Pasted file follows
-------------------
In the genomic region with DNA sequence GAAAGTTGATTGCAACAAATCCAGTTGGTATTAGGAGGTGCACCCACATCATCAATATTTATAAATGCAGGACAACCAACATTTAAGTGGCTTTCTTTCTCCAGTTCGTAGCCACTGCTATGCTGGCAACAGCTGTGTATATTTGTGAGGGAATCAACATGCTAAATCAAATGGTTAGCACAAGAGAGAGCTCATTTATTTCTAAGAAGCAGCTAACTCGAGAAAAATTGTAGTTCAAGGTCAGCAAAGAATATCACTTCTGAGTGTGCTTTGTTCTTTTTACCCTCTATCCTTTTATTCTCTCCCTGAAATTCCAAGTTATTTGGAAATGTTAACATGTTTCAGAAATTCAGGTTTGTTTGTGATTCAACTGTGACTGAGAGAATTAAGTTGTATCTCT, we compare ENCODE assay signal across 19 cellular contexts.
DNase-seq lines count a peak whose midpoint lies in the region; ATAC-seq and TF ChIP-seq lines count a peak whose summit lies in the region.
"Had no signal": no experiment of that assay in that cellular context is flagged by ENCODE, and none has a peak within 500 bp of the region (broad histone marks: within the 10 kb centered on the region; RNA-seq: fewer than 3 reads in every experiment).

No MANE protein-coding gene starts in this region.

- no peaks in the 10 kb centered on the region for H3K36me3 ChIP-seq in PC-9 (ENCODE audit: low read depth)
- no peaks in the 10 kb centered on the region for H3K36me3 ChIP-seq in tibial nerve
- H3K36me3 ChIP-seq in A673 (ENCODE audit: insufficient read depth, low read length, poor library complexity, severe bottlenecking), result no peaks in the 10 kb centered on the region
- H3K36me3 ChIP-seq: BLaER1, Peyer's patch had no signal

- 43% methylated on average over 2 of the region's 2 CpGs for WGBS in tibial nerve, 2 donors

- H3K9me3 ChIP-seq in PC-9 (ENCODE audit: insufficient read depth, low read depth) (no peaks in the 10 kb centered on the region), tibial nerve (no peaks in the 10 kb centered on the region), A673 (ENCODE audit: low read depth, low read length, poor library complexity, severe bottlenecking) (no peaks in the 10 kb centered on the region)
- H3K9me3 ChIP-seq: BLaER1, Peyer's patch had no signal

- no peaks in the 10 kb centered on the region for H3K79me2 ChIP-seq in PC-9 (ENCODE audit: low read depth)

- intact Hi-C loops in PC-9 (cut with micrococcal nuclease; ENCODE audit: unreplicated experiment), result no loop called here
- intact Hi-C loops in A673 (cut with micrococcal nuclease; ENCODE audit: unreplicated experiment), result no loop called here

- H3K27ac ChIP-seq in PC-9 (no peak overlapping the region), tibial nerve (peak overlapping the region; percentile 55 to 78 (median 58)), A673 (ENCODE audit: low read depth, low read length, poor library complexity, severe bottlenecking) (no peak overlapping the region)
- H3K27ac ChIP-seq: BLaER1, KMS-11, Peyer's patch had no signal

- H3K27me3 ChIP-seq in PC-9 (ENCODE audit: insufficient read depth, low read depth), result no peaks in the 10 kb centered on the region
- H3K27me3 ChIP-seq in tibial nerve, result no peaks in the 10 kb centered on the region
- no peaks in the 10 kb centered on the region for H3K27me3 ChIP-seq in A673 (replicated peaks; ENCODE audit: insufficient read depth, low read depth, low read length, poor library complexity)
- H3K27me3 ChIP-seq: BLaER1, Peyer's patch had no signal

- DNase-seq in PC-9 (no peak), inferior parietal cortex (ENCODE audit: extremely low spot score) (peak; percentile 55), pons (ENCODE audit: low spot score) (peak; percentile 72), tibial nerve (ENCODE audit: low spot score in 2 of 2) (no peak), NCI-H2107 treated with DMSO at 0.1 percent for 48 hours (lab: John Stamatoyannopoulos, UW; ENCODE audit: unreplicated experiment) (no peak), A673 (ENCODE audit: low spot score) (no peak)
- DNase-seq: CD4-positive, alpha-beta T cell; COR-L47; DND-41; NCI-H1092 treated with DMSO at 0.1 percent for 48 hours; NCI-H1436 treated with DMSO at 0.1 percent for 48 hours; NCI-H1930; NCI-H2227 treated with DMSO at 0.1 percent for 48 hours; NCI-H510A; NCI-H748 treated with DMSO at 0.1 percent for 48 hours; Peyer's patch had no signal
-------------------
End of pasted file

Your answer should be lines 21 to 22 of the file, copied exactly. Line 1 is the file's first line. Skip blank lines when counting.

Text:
- DNase-seq in PC-9 (no peak), inferior parietal cortex (ENCODE audit: extremely low spot score) (peak; percentile 55), pons (ENCODE audit: low spot score) (peak; percentile 72), tibial nerve (ENCODE audit: low spot score in 2 of 2) (no peak), NCI-H2107 treated with DMSO at 0.1 percent for 48 hours (lab: John Stamatoyannopoulos, UW; ENCODE audit: unreplicated experiment) (no peak), A673 (ENCODE audit: low spot score) (no peak)
- DNase-seq: CD4-positive, alpha-beta T cell; COR-L47; DND-41; NCI-H1092 treated with DMSO at 0.1 percent for 48 hours; NCI-H1436 treated with DMSO at 0.1 percent for 48 hours; NCI-H1930; NCI-H2227 treated with DMSO at 0.1 percent for 48 hours; NCI-H510A; NCI-H748 treated with DMSO at 0.1 percent for 48 hours; Peyer's patch had no signal